Today I was working on designing a steps focused live activity mode for Pedometer++.
In the initial version of workout tracking I focused on distanced based UI, which fit well with the overall structure of the way workout tracking functions. However, I quickly started to get lots of feedback that users would like to track their steps during their workouts…which makes a ton of sense for a step tracker!
Here is what the distance based workout mode live activity looks like:
The bar underneath shows your progress towards a chosen distance goal with the markings indicating mile/km markers along the way.
I’m very happy with this overall look and design language, so I wanted to adapt it to the context of tracking users goal towards their step goal.
The first thing I tried was thinking through using the same two-tone colored look but using the goal based colors I used throughout the app currently: Red for below 50%, orange 50% - 100%, green above 100% (or the color blind friendly alternative colors).
I tried this out but very quickly discarded this look. It is just weird looking, worth trying but not the winner.
So instead I decided that I’d do something where the color of your current goal status fills the whole goal bar, with the remaining section left gray:
That works really well. I like how it follows the same overall look of the distance workout activity but in a way that cleanly shows your progress towards your step goal.
The question, however, remains of what to do once you reach your goal. In the distance goal case I just cap the graph at 100% and say “GOAL ACHIEVED!”. That didn’t feel like the right path here. You could easily be far exceeding your step goal and so I want to keep the live activity relevant here.
Instead I thought I could borrow the mile markers from the distance graph but here instead have them be multiples of your goal (1x, 2x, 3x, …). With the graph thumb staying pinned to the rightmost edge, but the line rescaling as you go.
I like were this is going. The graph stays relevant as it is surpassed, but it is always clear that you have reached your goal.
Something which didn’t quite feel right was reusing the rectangular markers for the milestones. In the Apple Watch app for Pedometer++ I include this screen:
In this ring display the chevron indicates how many times the user has met their goal (1x = 1 chevron, 2x = 2 chevrons, …). I wanted to mirror this feeling here, so rather than using rectangles I’m instead I tried placing chevrons at each of the milestone points.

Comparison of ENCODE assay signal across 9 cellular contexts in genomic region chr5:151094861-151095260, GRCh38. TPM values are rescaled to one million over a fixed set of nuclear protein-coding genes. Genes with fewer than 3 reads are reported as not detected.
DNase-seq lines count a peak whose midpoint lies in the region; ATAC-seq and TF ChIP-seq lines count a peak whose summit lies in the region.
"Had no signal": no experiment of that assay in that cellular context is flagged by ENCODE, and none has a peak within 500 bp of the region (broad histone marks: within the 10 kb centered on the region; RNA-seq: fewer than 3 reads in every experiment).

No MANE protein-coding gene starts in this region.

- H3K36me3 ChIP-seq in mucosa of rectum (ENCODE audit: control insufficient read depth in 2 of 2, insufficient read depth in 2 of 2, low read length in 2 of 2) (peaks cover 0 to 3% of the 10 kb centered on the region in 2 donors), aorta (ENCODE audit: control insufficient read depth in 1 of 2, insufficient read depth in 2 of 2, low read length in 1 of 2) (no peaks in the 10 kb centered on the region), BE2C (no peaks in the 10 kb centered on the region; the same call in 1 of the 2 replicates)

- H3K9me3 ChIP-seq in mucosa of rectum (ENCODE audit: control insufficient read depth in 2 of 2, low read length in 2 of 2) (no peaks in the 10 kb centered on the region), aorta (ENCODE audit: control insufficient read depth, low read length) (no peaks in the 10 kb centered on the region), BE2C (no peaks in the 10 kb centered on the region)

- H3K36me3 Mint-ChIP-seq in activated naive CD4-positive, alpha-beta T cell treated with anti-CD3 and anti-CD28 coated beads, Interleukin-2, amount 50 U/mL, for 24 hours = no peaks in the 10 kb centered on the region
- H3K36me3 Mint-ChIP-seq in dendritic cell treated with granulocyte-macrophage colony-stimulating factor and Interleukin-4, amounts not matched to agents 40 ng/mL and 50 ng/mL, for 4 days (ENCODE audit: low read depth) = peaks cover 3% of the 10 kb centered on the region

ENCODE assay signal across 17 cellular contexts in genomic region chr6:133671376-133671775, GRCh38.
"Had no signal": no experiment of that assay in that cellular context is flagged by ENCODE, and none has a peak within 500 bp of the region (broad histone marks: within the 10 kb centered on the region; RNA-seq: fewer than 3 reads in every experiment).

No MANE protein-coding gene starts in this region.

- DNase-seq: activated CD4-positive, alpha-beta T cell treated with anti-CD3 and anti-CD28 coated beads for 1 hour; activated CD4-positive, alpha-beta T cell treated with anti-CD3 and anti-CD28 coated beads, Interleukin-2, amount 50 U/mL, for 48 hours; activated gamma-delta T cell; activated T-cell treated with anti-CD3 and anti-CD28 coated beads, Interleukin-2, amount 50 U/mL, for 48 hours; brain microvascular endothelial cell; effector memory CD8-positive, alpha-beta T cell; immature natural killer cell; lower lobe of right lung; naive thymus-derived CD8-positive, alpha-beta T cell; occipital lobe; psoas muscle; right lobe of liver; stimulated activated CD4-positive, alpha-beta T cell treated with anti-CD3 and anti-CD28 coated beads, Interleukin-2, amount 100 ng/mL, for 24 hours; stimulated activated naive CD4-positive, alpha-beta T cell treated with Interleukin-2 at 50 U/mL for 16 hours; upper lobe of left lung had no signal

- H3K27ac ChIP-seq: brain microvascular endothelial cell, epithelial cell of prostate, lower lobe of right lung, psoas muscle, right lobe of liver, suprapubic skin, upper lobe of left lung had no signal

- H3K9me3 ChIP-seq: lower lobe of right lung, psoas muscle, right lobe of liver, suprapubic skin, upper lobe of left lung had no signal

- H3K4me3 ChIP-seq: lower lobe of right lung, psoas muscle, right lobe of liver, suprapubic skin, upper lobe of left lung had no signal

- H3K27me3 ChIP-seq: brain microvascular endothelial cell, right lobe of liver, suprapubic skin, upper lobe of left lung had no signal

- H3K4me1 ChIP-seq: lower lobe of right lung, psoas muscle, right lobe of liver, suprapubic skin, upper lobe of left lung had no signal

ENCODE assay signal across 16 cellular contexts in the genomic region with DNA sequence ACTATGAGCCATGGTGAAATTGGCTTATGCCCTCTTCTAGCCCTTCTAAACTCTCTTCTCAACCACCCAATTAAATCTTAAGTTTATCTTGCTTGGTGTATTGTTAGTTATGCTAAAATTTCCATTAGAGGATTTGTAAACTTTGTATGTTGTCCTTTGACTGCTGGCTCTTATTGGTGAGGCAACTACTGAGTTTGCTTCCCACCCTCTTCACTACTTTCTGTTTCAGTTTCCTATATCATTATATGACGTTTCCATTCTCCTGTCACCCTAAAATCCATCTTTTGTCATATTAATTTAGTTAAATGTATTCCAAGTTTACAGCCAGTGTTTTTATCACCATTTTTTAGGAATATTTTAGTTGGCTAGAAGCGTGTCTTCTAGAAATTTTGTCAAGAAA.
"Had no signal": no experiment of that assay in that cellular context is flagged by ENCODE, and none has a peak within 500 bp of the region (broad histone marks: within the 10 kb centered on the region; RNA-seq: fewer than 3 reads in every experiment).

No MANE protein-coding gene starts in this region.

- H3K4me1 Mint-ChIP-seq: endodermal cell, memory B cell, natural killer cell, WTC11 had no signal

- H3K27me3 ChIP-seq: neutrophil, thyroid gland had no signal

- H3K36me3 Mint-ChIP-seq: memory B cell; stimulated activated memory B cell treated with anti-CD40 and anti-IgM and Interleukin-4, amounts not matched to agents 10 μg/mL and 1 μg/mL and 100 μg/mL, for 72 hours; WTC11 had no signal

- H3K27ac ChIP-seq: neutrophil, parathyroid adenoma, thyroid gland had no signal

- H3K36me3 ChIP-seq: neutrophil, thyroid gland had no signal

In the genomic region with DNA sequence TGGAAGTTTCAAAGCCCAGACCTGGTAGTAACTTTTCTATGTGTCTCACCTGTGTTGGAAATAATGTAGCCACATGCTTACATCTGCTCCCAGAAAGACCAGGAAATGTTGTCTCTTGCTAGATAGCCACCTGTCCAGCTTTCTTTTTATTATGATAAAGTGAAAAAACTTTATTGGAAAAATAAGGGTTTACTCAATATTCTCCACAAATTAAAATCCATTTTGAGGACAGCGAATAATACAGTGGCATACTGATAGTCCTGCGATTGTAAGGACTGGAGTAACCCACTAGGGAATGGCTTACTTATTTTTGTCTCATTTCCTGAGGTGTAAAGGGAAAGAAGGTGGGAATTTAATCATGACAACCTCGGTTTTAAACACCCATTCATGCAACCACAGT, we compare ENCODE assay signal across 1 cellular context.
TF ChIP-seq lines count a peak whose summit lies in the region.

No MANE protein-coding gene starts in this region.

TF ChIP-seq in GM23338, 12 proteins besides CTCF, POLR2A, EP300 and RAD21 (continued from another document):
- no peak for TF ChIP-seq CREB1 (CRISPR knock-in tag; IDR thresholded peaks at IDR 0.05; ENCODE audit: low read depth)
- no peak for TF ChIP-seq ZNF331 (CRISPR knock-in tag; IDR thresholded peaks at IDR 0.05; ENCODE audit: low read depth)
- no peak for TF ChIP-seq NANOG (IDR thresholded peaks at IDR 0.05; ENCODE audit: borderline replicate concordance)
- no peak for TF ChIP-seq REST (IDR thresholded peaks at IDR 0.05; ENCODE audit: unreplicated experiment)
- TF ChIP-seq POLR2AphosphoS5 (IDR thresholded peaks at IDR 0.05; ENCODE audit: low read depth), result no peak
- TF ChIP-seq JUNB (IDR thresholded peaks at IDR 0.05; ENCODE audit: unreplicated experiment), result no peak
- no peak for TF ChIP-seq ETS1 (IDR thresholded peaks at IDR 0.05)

Nice! This works really well for what I’m trying to communicate…but I very quickly hit a failure state for it. When I update the renderer to give multiple chevrons based on goal completion things can fall apart very quickly if you dramatically exceed your goal:
So that won’t do. Instead I shifted to swapping out chevrons for the fixed width numerical strings(“5x”, “6x”,…) once you reach a certain number of goal completions. Then switching them all once you get above 8x completions to save even more space.
Generally speaking reaching 10 times your goal would represent an extraordinary physical accomplishment (though of course users can set their goal very low, in which case it is more possible).
I feel pretty good with this setup. It is beautiful and coordinates with the Apple Watch app/complications for the typical goal completions and then has a reasonable fallback.
The next step was to incorporate it into the actual live activity UI.
I think it fits well here and is good enough to start testing with. The funny thing with doing a live activity which is step based is that it is harder to ‘simulate’ the users movement. With GPS based activity it is pretty straightforward to do in the iOS simulator, but for motion based step tracking there is no substitute for physical tracking. So I pulled out my desktop testing rig:
Which is always feels very fancy, if a bit silly.
The last thing I wanted to test out was how this Live Activity looks when the user chooses the “clear”/”frosted” look for their Live Activity. In this case I need to make sure that the graph bar still looks good.
All I needed to do was to switch over to using a
.destinationOut blend mode when drawing the chevrons and outlining the graph thumb.
The result looks pretty good to my eye and overall I think this design works. As with all designs I’ll have to live with it for a week or so to be sure, but it is off to a promising start.